Term Paper: Compulsive Hoarding Due to Childhood Sexual Abuse

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Compulsive Hoarding Due to Childhood Sexual Abuse

The objective of this work is to research and examine childhood sexual abuse and compulsive hoarding. This work will identify the social impediments to the treatment interventions of this population with traumagenic compulsions and will further analyze how cognitive behavioral therapy would overcome these impediments and provide treatment for this disorder.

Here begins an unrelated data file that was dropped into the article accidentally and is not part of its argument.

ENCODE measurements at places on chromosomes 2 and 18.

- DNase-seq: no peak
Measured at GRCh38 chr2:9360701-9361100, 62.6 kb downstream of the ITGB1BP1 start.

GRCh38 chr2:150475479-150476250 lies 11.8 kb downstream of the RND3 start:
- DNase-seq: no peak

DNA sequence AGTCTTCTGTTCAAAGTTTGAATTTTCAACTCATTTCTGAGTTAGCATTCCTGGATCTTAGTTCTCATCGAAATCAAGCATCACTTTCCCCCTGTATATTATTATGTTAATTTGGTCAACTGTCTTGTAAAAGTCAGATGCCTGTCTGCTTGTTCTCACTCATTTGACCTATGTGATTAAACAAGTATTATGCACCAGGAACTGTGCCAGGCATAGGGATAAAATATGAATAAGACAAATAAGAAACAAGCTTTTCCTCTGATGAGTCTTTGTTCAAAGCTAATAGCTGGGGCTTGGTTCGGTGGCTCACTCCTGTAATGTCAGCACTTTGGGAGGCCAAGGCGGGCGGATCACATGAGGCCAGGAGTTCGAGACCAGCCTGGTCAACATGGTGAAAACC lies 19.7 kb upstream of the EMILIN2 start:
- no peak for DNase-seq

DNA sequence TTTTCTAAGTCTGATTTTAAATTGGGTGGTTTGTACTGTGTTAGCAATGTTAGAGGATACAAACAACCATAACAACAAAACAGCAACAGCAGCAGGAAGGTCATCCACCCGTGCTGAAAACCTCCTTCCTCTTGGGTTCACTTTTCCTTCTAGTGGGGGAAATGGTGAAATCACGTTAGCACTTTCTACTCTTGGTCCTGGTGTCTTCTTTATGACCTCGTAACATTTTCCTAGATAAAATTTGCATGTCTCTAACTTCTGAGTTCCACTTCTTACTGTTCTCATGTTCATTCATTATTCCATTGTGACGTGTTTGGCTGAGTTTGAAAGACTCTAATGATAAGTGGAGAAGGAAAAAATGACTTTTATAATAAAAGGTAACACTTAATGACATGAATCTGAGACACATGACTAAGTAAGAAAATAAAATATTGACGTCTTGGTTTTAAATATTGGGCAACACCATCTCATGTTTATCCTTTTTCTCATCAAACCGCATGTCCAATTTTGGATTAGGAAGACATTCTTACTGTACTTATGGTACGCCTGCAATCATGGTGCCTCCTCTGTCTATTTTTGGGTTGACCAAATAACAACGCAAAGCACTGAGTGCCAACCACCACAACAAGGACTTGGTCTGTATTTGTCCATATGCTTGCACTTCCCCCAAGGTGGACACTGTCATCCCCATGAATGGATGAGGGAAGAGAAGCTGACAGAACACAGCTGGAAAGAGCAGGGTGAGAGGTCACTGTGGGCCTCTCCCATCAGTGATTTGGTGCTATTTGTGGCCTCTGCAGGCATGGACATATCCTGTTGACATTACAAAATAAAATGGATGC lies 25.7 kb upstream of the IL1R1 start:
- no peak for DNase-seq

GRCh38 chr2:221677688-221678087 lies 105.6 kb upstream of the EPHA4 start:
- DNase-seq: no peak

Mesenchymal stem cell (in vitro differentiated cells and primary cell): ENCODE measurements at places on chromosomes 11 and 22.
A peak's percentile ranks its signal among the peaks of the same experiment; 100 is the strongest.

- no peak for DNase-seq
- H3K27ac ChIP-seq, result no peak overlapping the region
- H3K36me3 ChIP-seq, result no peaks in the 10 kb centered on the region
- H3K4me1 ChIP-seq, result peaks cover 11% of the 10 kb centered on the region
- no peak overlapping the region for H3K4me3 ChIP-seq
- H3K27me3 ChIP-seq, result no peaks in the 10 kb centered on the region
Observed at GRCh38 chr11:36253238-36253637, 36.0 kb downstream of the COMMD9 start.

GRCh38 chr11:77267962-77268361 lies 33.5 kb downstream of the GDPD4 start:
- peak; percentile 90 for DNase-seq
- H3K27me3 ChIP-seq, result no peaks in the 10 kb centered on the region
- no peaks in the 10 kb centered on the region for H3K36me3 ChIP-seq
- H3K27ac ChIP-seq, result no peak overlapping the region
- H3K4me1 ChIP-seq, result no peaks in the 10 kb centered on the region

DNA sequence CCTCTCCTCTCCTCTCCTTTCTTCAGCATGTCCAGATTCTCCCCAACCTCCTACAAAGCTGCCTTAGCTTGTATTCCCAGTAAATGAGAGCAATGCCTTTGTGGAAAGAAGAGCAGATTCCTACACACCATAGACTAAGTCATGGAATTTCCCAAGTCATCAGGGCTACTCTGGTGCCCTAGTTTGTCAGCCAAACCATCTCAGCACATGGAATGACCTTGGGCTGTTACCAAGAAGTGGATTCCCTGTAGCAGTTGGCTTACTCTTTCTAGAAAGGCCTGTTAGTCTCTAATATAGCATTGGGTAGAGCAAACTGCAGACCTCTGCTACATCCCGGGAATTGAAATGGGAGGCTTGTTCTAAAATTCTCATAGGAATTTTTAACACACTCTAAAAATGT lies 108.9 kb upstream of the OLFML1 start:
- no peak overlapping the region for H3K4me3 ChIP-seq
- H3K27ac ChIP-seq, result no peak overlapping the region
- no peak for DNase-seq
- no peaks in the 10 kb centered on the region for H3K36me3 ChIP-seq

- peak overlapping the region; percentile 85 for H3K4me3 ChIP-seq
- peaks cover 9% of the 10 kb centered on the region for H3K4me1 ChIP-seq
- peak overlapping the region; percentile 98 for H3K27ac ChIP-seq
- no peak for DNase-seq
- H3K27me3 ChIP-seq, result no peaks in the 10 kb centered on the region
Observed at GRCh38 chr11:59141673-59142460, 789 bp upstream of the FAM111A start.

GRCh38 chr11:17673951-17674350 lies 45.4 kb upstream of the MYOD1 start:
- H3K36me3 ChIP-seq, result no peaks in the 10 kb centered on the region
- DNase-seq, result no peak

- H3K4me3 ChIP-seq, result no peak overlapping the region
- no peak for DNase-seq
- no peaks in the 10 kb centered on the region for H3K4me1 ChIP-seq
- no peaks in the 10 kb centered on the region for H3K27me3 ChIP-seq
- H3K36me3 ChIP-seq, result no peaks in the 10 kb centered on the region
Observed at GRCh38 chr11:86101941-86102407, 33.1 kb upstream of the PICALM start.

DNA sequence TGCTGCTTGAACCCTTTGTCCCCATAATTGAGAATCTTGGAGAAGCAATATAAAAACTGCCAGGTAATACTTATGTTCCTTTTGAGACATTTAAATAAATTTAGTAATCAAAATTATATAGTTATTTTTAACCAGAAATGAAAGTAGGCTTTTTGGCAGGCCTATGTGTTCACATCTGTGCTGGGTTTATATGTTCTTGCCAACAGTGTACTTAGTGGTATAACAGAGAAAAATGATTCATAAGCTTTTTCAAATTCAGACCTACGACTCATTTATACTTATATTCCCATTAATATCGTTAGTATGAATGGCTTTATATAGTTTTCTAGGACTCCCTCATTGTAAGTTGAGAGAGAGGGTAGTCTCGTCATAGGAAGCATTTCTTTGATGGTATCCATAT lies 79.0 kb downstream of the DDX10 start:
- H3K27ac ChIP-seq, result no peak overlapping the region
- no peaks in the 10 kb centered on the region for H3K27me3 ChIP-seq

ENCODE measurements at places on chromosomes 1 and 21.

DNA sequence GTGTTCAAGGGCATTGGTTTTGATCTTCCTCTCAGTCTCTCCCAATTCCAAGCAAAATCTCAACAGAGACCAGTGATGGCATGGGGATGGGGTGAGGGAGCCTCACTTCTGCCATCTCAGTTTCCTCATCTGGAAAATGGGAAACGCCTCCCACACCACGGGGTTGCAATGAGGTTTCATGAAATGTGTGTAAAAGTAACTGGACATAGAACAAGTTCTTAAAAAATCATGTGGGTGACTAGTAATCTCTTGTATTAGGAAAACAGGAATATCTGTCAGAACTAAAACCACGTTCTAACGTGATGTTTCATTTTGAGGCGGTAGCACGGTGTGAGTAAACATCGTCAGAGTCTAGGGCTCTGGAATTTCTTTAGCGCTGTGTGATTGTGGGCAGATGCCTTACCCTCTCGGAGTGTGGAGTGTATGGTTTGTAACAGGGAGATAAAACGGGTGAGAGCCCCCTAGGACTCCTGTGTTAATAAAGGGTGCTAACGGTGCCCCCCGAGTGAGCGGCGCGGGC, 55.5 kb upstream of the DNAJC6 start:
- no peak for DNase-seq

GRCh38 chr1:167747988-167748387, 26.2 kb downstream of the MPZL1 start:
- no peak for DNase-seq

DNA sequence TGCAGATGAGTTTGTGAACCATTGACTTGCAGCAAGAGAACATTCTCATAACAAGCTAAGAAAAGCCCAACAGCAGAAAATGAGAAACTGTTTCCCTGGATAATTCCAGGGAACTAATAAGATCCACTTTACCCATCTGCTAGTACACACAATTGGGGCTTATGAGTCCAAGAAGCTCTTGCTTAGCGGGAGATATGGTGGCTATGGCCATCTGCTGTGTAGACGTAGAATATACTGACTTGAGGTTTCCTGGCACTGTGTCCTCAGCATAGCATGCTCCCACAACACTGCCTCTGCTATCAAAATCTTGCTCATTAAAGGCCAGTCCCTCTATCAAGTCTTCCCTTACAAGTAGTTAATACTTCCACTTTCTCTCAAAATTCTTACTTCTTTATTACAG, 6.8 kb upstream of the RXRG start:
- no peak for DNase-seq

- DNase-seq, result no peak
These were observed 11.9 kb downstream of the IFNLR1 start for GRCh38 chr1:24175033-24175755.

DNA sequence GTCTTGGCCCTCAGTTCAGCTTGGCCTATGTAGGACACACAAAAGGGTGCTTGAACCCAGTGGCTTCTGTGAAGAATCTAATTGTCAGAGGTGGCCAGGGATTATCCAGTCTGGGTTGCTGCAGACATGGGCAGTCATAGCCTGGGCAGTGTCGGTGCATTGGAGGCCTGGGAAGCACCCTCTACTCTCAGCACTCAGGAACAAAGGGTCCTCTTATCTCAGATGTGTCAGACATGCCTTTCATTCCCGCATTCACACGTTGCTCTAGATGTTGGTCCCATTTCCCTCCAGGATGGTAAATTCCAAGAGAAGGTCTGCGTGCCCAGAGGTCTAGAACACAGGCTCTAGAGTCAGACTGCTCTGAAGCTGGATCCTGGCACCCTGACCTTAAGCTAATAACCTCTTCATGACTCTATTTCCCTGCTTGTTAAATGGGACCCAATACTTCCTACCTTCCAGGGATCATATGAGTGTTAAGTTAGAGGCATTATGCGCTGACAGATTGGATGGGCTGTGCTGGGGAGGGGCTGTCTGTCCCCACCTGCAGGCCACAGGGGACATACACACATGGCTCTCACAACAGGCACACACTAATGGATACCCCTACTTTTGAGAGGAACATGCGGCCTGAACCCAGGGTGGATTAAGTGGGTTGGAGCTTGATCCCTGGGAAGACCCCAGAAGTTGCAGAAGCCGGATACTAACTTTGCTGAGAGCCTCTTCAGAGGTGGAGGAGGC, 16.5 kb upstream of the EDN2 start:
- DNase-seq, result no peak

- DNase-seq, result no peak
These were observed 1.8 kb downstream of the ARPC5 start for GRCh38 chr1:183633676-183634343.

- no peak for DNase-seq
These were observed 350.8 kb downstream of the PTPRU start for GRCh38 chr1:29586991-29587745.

OCD Obsessive Compulsive Disorder

SLE Stressful Life Events

CSA Childhood Sexual Abuse

PTSD Post Traumatic Stress Disorder

CRF Corticotropin Releasing Factor

HPA Hypothalamic Pituitary Adrenal

ACTH Adrenocorticotropic Hormone

NIMH National Institute of Mental Health

LITERATURE REVIEW